Faithlife Sermons

The Eyes of the Heart

Sermon  •  Submitted
0 ratings
Notes & Transcripts
Sermon Tone Analysis
View more →

The Eyes of the Heart (Ephesians 1:15-19)

How do we know what we know? Some things we know by the perception and observation of our five senses. Other things we know by our rational, mental capacity without any observation. Still other things we know only by experiencing them. Philosophers call these three ways of knowing empiricism, rationalism, and existentialism. In today's text, Paul introduces us to a different way of knowing—seeing with the eyes of the heart. This is a way of knowing accessible only to the Spirit-indwelt and the Spirit-filled believer. The illumined "eyes of the heart" see things the world outside cannot even imagine, much less know. What are these things?

Only the Eyes of the Heart Perceive Christian Knowledge

Paul prays that the Father of glory will give the Christian three distinctive elements of Christian knowledge. The source of this knowledge is none other than the all-glorious Father. The glory of God in the Old Testament corresponds to the luminous splendor of His presence. This light-like presence of God illuminates the heart of men with three gracious gifts of Christian knowledge.

The spirit of wisdom results from that operation wherein God's Spirit creates a new human spirit or capacity of perception. Available to the believer is a deep discernment of the basic nature of things as they are. Knowledge without wisdom is a menace. Wisdom coordinates knowledge and sees into the very heart of things. Revelation refers to that unexpected unveiling of divine truth that takes place in the gospel. Man would have never dreamed that God was like the Father of Jesus Christ, unless God removed the veil and illumined the heart. Knowledge refers to full, deep, and real knowledge as distinguished from awareness or superficial acquaintance. It is the knowledge of participation and experience rather than mere observation. These gifts of wisdom, revelation, and knowledge are perceived only with the eyes of the heart.

Only the Eyes of the Heart Detect Christian Experience

The object of Christian hope is visible only to the eyes of the heart. Hope, as it is used here, does not refer to the subjective emotion or feeling of hope. Rather, it refers to the object and goal of Christian living. It is "the hope deposited in heaven" (Col. 1:5). Christian hope is never merely within us; it lies before us. While our inward hope may flag into despair, the great Object of our hope never varies. He is always before us. Only the eyes of the heart can fasten on this hope, like an instrument of navigation fastens to the polar star.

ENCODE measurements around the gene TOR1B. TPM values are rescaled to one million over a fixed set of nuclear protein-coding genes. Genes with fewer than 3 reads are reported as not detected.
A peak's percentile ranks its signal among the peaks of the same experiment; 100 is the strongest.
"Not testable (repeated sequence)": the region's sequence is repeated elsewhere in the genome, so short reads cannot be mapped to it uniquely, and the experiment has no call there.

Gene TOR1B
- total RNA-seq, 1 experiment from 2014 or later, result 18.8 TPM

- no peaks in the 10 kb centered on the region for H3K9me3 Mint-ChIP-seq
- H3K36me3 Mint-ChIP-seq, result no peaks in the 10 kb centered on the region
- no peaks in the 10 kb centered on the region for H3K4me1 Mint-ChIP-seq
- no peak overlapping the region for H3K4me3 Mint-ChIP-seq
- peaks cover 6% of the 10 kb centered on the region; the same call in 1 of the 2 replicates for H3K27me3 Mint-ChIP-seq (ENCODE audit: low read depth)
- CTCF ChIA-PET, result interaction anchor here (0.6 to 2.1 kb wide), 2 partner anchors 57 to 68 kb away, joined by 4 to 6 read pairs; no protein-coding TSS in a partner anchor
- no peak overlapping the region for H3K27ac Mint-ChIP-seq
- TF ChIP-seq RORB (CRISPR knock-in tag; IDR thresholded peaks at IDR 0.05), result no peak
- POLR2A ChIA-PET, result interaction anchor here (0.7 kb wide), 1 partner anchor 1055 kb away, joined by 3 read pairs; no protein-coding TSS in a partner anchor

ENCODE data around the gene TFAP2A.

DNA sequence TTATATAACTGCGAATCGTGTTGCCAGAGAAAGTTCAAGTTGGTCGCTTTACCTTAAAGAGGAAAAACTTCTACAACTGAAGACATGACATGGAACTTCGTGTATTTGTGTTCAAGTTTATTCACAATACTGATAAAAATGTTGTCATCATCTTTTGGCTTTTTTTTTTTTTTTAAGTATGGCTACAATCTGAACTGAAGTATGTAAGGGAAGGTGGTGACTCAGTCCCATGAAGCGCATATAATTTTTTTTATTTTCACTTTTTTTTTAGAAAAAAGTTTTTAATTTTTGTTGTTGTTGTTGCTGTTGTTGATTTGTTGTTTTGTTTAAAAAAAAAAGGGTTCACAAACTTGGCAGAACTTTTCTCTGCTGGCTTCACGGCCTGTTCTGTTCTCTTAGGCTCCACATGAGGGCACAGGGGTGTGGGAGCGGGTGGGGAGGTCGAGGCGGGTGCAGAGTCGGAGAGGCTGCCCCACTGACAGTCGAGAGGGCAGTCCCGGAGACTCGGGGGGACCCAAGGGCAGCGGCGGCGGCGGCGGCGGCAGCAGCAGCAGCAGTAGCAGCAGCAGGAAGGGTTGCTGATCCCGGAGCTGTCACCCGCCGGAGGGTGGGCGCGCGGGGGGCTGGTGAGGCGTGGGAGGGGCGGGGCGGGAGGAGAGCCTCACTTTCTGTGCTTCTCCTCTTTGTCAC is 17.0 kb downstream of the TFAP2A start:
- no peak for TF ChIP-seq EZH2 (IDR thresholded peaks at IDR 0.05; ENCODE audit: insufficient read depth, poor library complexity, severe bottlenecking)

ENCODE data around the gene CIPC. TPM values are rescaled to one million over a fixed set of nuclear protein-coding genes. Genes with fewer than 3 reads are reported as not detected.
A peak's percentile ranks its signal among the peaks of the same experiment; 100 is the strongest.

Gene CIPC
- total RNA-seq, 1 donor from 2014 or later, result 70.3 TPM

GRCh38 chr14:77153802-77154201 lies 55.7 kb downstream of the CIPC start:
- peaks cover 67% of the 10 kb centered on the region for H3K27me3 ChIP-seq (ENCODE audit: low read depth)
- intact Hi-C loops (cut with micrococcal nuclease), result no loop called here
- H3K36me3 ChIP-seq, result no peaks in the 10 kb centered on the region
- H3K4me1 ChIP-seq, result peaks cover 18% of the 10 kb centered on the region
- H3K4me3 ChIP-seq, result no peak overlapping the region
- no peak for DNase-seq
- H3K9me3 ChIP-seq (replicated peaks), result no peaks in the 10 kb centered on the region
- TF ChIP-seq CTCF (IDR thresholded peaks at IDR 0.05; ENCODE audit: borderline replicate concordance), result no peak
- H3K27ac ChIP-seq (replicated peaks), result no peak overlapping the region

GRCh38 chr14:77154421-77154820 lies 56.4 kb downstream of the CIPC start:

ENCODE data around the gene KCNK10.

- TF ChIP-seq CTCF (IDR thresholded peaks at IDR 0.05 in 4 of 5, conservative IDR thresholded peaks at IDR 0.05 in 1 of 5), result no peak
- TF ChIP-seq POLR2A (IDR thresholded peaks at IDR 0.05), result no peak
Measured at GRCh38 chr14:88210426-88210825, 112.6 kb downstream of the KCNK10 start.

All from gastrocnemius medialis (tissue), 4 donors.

The church, as God's inheritance, is visible only to the eyes of the heart. The unregenerate, lost world sees the church only as another organization, building, an institution. The eyes of the heart see the church as God's inheritance, His estate, His heritage. Only the inward vision of the Christian can perceive what it means. For God to see His plan of the ages worked out in the redemption of sinners who reflect His own glory will be His inheritance. The darkened intellect cannot even imagine that, much less see it.

Only the Eyes of the Heart Comprehend God's Power

Paul exhausts his native Greek tongue to describe the power demonstrated in the gospel. In one verse, he uses virtually every Greek word for power. He successively uses words for inherent power, power expressing itself in overcoming resistance, and the actual demonstration of power. For the Christian, this massive accumulation is available in "exceeding greatness" (v. 19, KJV). But only the eyes of the heart can see this power. To the lost and blinded humanity outside Christ, the Christian life individually, and the church collectively, bespeak only of weakness and ineffectiveness. Only in the experience of the Holy Spirit through which the eyes of the heart are opened does the power of Christ become visible. Can you see it? Open the eyes of your heart! "Except a man be born again he cannot see . . . " (John 3:3, KJV).

Related Media
Related Sermons